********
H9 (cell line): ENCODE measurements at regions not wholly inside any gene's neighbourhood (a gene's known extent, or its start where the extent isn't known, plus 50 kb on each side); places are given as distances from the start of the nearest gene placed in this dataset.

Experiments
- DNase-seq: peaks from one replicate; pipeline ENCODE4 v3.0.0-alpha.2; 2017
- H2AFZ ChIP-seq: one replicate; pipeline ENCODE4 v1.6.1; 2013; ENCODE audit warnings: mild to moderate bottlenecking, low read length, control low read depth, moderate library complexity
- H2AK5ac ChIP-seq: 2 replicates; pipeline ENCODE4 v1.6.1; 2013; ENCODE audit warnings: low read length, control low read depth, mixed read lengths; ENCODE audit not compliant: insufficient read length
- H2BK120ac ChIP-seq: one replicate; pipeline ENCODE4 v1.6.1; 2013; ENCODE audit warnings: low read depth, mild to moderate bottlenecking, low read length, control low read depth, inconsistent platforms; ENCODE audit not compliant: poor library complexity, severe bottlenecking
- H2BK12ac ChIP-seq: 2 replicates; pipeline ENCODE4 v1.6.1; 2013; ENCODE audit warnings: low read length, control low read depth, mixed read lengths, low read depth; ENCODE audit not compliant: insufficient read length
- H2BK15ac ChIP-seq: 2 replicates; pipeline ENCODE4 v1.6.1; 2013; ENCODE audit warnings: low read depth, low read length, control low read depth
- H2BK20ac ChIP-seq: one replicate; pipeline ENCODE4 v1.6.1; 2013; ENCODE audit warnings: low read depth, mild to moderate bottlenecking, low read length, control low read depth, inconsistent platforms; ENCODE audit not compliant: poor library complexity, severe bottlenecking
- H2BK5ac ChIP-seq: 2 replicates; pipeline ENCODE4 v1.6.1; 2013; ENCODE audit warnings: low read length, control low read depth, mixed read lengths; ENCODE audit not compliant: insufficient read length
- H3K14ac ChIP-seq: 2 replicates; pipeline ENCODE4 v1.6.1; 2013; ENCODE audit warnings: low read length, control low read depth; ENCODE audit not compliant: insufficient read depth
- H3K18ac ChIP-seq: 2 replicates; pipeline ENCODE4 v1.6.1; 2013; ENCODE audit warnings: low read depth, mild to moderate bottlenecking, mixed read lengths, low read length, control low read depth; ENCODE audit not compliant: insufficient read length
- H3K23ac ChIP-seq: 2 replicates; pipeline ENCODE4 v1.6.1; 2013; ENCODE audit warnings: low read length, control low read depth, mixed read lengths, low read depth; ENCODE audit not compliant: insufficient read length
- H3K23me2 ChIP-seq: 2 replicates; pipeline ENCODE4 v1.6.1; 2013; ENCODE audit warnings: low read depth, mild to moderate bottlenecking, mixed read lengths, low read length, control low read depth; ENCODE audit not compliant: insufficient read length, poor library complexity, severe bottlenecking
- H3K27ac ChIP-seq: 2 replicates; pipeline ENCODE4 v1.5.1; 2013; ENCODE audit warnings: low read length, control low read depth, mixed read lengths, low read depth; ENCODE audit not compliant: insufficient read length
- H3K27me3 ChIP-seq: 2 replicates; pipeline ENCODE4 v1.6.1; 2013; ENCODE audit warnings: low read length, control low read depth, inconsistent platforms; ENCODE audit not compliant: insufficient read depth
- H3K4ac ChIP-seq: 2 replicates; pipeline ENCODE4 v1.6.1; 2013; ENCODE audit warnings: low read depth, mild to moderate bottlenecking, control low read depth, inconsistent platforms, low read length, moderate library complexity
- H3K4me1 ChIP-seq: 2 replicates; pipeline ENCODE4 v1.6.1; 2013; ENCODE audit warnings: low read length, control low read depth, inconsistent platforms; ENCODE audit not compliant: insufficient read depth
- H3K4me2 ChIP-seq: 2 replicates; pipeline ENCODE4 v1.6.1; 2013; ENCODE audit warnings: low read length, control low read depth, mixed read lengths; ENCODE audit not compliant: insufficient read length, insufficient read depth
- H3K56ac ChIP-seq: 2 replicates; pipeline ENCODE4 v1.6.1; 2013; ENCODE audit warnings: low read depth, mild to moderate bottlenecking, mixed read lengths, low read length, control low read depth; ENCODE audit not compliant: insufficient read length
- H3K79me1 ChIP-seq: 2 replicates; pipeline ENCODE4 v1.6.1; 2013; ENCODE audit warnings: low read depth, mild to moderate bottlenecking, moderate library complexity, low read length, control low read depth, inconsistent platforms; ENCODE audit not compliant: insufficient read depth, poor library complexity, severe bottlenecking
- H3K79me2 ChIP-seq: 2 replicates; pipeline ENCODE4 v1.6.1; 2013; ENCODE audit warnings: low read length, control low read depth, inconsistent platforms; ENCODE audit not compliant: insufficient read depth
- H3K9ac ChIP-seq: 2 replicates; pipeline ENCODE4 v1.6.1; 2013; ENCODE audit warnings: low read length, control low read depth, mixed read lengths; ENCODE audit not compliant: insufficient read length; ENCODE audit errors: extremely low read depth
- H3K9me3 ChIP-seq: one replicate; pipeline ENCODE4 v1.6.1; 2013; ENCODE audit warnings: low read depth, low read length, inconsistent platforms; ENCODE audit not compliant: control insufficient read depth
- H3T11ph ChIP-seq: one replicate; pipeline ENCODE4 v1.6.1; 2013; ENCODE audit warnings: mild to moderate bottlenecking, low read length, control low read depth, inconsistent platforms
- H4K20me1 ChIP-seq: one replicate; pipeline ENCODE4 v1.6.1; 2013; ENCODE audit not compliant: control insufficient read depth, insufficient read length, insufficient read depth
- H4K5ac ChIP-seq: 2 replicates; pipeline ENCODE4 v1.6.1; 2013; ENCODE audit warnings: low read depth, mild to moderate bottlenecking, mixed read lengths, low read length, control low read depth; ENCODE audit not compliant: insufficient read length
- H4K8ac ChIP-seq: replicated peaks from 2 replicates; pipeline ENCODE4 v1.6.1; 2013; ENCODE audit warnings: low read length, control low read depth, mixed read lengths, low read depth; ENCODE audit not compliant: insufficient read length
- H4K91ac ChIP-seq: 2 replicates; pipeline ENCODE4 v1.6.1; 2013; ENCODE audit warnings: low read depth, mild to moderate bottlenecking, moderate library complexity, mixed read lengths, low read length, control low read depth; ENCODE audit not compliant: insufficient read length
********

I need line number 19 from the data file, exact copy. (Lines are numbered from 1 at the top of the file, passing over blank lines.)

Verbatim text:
- H3K4me2 ChIP-seq: 2 replicates; pipeline ENCODE4 v1.6.1; 2013; ENCODE audit warnings: low read length, control low read depth, mixed read lengths; ENCODE audit not compliant: insufficient read length, insufficient read depth